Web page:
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Noirism - Haiti Observer Blog

Noirism, Haiti Observer Blog. Read the following articles about Noirism


 

Jean Claude Duvalier and Michele Bennett's wedding, a mulatto Noirisme alliance

Jean-Claude Duvalier with his bride, Michele Bennett

The state-sponsored wedding between Former Haitian Dictator Jean Claude Duvalier and a member of the Mulato elite in Haiti,Michèle Bennett, was reported to be one of the most expensive weddings of the time.

This wedding also comes to signal a new alliance in the Haitian society, The union represents a new aliance between Noirisme that has been promoted by the Duvalierists and the mulatto elite class.

Michèle Bennett was the daughter of a wealthy coffee merchant. Her father, Ernest Bennett, took advantage of his presidential connection to increase his wealth.

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Hannibal Price, Haitian author and diplomat

Born in Jacmel in 1841 to a well-to-do mulatto couple, Hannibal Price began life above the curve. His well-funded education gave him the means to rise high in various respects and he became known as an author as well as a diplomat, having had the post of ambassador from Haiti to the United States for three years from 1890 until his death in 1893.

Price also acted as a Provisional Government Counselor after President Michel Domingue's fall in 1875 and was a serious advocate of Florvil Hyppolite. During the time he played the role of Minister Plenipotentiary to Washington he wrote the book he would be most known for entitled, 'De la Réhabilitation de la Race Noire par la République d'Haïti' (On the Rehabilitation of the Black Race by the Republic of Haiti). This further journey into authorship and the subject matter discussed was said to be in answer to 'Hayti or the Black Republic' by Spenser St. John. Published posthumously, the book sets about to comprehensively show all the possibilities for Haiti if the chains of illiteracy and the consuming practice of vodou were not in existence. It also endeavored to defend the Negro race and present the country to the foreign world in a more friendly light through the discourse of the history and social life of Haiti so voluminously documented within the pages.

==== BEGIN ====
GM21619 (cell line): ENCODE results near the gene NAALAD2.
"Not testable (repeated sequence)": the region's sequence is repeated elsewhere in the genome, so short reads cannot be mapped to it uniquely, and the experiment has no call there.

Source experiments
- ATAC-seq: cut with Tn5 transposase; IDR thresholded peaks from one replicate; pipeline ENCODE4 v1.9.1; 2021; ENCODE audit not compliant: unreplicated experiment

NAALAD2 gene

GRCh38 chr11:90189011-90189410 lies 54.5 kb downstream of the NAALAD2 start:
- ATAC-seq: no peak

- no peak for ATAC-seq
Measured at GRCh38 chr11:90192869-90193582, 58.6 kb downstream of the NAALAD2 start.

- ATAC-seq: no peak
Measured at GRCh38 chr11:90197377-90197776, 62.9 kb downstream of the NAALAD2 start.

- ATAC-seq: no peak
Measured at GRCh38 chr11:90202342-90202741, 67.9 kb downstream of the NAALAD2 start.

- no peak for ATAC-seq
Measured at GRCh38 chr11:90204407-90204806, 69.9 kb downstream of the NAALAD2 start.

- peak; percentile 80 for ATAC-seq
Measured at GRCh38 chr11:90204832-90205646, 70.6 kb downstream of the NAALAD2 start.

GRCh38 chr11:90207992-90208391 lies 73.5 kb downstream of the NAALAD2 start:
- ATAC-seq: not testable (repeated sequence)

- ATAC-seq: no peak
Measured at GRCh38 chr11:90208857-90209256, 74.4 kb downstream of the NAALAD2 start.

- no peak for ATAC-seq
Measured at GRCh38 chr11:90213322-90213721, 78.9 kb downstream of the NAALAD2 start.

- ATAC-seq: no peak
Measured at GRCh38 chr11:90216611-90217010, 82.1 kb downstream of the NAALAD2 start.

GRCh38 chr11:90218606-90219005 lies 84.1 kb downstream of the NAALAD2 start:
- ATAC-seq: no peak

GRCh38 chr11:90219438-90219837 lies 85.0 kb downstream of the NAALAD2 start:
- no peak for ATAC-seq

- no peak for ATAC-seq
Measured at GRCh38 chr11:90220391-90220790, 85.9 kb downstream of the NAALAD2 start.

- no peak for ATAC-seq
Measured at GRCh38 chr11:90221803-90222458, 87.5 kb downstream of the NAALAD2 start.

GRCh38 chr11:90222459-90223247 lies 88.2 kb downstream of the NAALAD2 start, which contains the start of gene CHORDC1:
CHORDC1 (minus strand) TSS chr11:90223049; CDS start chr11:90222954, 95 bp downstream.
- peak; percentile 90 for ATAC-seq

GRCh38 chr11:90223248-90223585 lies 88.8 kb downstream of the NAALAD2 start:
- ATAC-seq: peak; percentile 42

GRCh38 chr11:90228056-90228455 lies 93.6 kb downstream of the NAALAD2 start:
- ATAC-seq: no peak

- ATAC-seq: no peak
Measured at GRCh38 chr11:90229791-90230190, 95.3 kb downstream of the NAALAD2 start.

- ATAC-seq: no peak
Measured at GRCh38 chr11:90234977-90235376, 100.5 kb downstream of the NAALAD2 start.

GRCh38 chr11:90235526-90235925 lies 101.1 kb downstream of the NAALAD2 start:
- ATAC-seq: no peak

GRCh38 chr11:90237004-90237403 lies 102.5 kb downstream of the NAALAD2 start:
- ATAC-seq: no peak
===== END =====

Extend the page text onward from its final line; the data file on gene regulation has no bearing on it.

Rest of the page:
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Francois-Wolff Ligonde, who presided over Duvalier- Bennett wedding is Dead

Haitian Bishop Francois-Wolff Ligonde

An ardent supporter of the Duvalier regime, Haitian Bishop Francois-Wolff Ligonde passed away. According to Radio Kiskeya based on information obtained from Bishop Louis Kebreau, he died following an unspecified illness.

Bishop Francois-Wolff Ligonde was born in the city of Les Cayes, on January 17, 1928. On August 20, 1966, Pope Paul VI nominated him as Archbishop of Port-au-Prince. After more than 40 years in this position, Bishop Francois-Wolff Ligonde retired from his post in 2008.

Bishop Francois-Wolff Ligonde became famous when he presided over the wedding of Jean Claude Duvalier and Michele Bennett, whom he is the uncle. The wedding that many people believe marked the beginning of the end of the regime. There were several issues on the table with this particular wedding: One, Michele Bennett, a mulatto who came opposed to the Noirisme movement that Francois Duvalier has been promoting throughout his government. Two, the wedding itself in 1980 cost over $5 millioms.

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Populist President Dumarsais Estime

Dumarsais Estime, President of Haiti from 1946 to 1950

Dumarsais Estime, Haiti's 33rd president, held office for four years. His presidency is notable because he was the first black leader elected after the U.S. occupation ended in 1934.

Although Estimé married a mulatto elite, his determined educated blacks were to make up the majority of his administration's political appointees. Reversing mulatto elite influence, he championed an education initiative, building schools in poverty-ridden villages and offering advanced teacher-training. This effort created a 45% rise in elementary school attendance.

Dumarsais Estime's agenda included road-construction projects, literacy programs, and improving community services. He also amended the Constitution to provide workers the right to form unions and raised the minimum wage.

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President Cincinnatus Leconte Anti-Syrian Stance Ends His Life

Picture of Cincinnatus Leconte, Haitian President

Michel Cincinnatus Leconte, descendent of Jean-Jacques Dessalines, the first head of state of the new Republic of Haiti, assumed the office of the presidency, backed by Parliament in August 1911. Prior to his ascendency, Leconte had been appointed Minister of the Interior by President Pierre Nord Alexis, but was pressured to flee to Jamaica when a coup ran Alexis out of office in 1908. François Antoine Simon then held the office.

By 1911 Cincinnatus Leconte returned, amassing an army to remove Simon from office by force. He was successful, arriving in Port-au-Prince a hero. In gratitude, Parliament ushered him into office, with an unprecedented seven-year term.

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